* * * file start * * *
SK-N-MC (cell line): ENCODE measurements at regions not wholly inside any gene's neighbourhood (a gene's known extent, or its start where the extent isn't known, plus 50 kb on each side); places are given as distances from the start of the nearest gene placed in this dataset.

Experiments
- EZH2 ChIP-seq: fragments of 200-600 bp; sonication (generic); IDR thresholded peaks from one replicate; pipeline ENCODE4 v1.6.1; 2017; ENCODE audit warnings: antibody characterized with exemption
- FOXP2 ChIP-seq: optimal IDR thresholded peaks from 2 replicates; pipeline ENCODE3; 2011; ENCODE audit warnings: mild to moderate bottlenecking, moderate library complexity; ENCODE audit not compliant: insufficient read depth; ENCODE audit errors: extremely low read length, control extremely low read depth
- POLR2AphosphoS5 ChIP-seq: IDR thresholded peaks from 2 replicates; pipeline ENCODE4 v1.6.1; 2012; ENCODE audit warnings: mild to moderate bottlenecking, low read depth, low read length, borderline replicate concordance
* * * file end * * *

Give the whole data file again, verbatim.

SK-N-MC (cell line): ENCODE measurements at regions not wholly inside any gene's neighbourhood (a gene's known extent, or its start where the extent isn't known, plus 50 kb on each side); places are given as distances from the start of the nearest gene placed in this dataset.

Experiments
- EZH2 ChIP-seq: fragments of 200-600 bp; sonication (generic); IDR thresholded peaks from one replicate; pipeline ENCODE4 v1.6.1; 2017; ENCODE audit warnings: antibody characterized with exemption
- FOXP2 ChIP-seq: optimal IDR thresholded peaks from 2 replicates; pipeline ENCODE3; 2011; ENCODE audit warnings: mild to moderate bottlenecking, moderate library complexity; ENCODE audit not compliant: insufficient read depth; ENCODE audit errors: extremely low read length, control extremely low read depth
- POLR2AphosphoS5 ChIP-seq: IDR thresholded peaks from 2 replicates; pipeline ENCODE4 v1.6.1; 2012; ENCODE audit warnings: mild to moderate bottlenecking, low read depth, low read length, borderline replicate concordance